conversation is an engine

A lot can happen in a conversation

Posts Tagged ‘Minneapolis

If I had a hammer.

leave a comment »

I’d put it away for the weekend.

Hammers-2-05222015

Seen while walking in Northeast Minneapolis.

###

Image Credit:Kirk Livingston

Written by kirkistan

May 22, 2015 at 7:56 am

Seeing may be the trickiest part of drawing

with 5 comments

Instinct and childhood definitions make poor interpreters of everyday life

Take this dumb sketch (Exhibit A). I made it while sitting in the lobby at the Children’s Theatre Company in Minneapolis. Those green trees? Utter fiction. Apart from a few pine trees, there is very little green in Minnesota right now. Green won’t even think about appearing for weeks.

PeopleCTC-03202015

Exhibit A

Yet here we have green trees. I threw a dash of green there because trees are green. Except they weren’t green. They were brown. And scratchy and barren-looking. I commented to a drawing friend that my instinct said “green” from long use of my childhood definition of “tree.” And that slap of green was on before I even thought about it.

The gap between seeing and responding is the troublesome bit. If instinct drives my seeing, I miss pylons and electrical wires and gasoline tank farms and wireless telephone towers. All that industrial accretion I’ve seen one million times—all of it invisible. Even though it is really odd-looking stuff, jutting up into the sky at bizarre angles, like nothing in nature.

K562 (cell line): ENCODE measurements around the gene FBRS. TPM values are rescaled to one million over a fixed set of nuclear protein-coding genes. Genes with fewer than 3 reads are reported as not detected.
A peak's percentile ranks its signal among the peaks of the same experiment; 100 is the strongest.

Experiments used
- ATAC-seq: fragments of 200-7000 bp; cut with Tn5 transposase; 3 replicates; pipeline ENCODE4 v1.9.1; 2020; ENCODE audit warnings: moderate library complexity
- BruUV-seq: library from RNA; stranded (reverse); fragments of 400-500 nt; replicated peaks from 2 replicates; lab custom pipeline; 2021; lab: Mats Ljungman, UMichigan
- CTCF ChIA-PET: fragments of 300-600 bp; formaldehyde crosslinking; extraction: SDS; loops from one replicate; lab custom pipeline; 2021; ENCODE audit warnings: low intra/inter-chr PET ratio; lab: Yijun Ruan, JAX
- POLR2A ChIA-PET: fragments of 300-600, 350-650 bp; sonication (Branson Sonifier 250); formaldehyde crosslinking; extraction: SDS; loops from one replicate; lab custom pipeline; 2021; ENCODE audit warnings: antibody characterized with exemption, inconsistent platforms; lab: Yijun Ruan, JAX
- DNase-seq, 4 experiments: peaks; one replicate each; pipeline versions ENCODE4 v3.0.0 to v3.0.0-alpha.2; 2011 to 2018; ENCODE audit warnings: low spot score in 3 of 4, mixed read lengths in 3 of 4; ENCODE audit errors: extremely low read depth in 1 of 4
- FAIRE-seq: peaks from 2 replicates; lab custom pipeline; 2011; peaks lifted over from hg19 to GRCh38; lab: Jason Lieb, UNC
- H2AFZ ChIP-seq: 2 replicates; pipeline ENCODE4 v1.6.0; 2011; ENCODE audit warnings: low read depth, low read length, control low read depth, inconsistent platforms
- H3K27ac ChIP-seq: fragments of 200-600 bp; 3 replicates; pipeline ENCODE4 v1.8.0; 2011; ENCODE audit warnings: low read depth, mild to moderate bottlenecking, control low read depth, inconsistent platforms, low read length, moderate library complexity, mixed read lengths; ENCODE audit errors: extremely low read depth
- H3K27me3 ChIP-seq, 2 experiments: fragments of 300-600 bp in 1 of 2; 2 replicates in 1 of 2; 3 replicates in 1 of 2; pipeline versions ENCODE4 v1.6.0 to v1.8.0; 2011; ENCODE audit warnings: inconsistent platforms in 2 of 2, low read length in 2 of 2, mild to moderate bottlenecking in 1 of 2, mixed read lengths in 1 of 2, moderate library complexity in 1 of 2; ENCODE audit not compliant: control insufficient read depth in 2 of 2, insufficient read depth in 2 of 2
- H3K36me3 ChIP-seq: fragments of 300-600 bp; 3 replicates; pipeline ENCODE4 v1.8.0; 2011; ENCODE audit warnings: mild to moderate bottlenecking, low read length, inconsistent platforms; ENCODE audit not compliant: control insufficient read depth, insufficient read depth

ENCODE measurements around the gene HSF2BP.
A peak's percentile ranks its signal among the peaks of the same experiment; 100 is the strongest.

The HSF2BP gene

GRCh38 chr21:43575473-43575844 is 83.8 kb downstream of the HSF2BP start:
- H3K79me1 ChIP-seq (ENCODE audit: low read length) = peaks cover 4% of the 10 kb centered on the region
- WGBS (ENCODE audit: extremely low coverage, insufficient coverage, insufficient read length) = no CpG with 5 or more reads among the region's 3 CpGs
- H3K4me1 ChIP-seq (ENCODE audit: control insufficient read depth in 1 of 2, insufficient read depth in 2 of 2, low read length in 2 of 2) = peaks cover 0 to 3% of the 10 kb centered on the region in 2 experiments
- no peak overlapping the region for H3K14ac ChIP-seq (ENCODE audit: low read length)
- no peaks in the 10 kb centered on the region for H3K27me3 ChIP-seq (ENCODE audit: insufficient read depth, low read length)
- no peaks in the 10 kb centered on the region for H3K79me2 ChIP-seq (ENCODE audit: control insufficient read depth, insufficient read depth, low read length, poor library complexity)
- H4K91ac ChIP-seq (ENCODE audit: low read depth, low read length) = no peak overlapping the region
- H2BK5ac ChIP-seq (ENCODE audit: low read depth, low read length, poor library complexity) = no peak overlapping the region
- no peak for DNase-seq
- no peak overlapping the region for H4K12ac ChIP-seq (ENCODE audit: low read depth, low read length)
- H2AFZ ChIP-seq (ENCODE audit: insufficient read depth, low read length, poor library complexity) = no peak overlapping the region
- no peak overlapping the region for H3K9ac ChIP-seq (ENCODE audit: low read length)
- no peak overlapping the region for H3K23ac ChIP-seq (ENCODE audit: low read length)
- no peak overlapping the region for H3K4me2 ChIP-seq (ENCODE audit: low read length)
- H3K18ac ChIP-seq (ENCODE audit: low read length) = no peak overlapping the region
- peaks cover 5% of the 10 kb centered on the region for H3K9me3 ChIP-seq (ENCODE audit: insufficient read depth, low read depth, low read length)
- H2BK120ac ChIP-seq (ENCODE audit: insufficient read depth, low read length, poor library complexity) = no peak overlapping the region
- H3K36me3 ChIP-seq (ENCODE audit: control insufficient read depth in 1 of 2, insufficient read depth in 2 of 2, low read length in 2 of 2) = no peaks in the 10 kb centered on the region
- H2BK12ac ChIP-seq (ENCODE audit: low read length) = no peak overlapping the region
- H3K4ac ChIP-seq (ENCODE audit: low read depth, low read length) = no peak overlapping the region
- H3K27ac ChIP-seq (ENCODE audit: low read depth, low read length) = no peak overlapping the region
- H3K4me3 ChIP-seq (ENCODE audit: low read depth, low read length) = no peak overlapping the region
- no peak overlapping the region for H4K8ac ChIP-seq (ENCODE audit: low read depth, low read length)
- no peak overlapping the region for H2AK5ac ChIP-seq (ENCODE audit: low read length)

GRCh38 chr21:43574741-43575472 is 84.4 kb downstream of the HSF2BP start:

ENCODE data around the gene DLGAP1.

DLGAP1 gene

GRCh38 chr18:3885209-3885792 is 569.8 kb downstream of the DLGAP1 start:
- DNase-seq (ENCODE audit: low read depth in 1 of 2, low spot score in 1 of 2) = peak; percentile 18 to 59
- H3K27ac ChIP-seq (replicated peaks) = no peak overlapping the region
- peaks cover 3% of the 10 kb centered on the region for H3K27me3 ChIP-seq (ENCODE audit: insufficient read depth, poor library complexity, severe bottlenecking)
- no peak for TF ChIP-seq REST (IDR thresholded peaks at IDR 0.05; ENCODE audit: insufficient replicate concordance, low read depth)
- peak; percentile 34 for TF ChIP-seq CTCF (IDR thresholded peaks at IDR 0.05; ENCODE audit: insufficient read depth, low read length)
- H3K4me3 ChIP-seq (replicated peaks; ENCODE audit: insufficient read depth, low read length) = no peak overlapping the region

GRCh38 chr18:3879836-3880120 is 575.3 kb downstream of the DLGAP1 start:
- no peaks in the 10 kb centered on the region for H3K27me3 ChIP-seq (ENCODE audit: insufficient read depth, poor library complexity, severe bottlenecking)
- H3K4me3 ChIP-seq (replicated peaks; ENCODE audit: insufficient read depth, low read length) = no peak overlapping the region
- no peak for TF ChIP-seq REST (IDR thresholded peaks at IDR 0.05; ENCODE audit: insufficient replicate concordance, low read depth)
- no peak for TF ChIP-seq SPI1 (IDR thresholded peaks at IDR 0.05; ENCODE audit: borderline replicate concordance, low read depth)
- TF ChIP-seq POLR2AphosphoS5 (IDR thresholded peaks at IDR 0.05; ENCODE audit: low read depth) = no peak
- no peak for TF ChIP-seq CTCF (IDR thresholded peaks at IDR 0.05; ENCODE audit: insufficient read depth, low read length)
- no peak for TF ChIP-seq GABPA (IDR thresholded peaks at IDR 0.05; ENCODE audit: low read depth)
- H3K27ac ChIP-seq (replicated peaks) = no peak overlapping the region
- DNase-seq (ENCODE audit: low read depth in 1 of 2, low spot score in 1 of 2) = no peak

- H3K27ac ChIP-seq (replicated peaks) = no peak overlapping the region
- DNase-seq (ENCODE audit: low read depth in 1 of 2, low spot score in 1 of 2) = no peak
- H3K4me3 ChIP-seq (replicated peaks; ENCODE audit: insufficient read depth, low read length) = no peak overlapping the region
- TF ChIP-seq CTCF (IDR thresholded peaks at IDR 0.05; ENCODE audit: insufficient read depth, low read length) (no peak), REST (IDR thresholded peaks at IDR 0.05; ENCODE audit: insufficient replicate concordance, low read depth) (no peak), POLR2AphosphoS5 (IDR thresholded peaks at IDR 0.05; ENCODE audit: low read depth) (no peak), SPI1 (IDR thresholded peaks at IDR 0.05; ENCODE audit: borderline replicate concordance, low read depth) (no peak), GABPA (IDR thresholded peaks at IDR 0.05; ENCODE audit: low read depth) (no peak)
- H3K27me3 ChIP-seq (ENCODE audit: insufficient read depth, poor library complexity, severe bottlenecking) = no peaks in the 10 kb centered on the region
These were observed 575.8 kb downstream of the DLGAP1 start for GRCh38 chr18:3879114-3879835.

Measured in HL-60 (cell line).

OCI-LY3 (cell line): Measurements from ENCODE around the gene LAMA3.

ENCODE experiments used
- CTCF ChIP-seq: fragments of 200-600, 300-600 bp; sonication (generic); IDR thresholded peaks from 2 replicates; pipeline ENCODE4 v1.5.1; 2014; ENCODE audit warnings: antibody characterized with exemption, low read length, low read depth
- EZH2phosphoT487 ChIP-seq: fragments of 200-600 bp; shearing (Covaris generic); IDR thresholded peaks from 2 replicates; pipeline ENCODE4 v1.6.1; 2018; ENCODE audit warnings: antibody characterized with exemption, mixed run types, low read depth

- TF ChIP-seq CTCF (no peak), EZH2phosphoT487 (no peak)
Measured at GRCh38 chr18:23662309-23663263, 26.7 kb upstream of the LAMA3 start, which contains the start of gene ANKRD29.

I don’t see people too: the clerk behind the counter. The janitor with the broom there, off to the side. I try to become practiced at not seeing the homeless man with his cardboard blessing at the end of the ramp. But that never works.

Mrs. Kirkistan and I volunteer at the Children’s Theater Company. It is simple duty: handing out programs. I was surprised this time by how invisible I became to children. Despite being squarely in their way so they must actively move around me to get into the theater. And when I verbally offer them a program, they twitch, suddenly surprised to see a human directly in front of them.

It’s not that I’m diminutive (I’m not). It’s because the entrance to the theater is awesome, like nothing a kid sees anywhere else. Walking through those double-doors into the dark red cavern with hundreds of seats stretching down and up into space and very strange objects akimbo on the stage—it’s hard for anyone to look away. All of that is purposeful on the part of the theater and adds to the experience.

It’s odd being invisible. And that makes me wonder how many people I miss in the course of ordinary life, simply because I have acted on instinct rather than actually believing the data from my eyes.

Instinct and childhood definitions are poor interpreters of everyday life.

###

Dumb Sketch: Kirk Livingston

When Buildings Dream

with 3 comments

WhenBldngsDream-3-03132015

###

Image Credit: Kirk Livingston. Dumb Sketch Credit: Kirk Livingston

Written by kirkistan

March 13, 2015 at 9:25 am

Tourist Trap

leave a comment »

Who can resist a solid bridge or two?

IndustryUnderBridge-2-02102015

 

###

Image Credit: Kirk Livingston

Written by kirkistan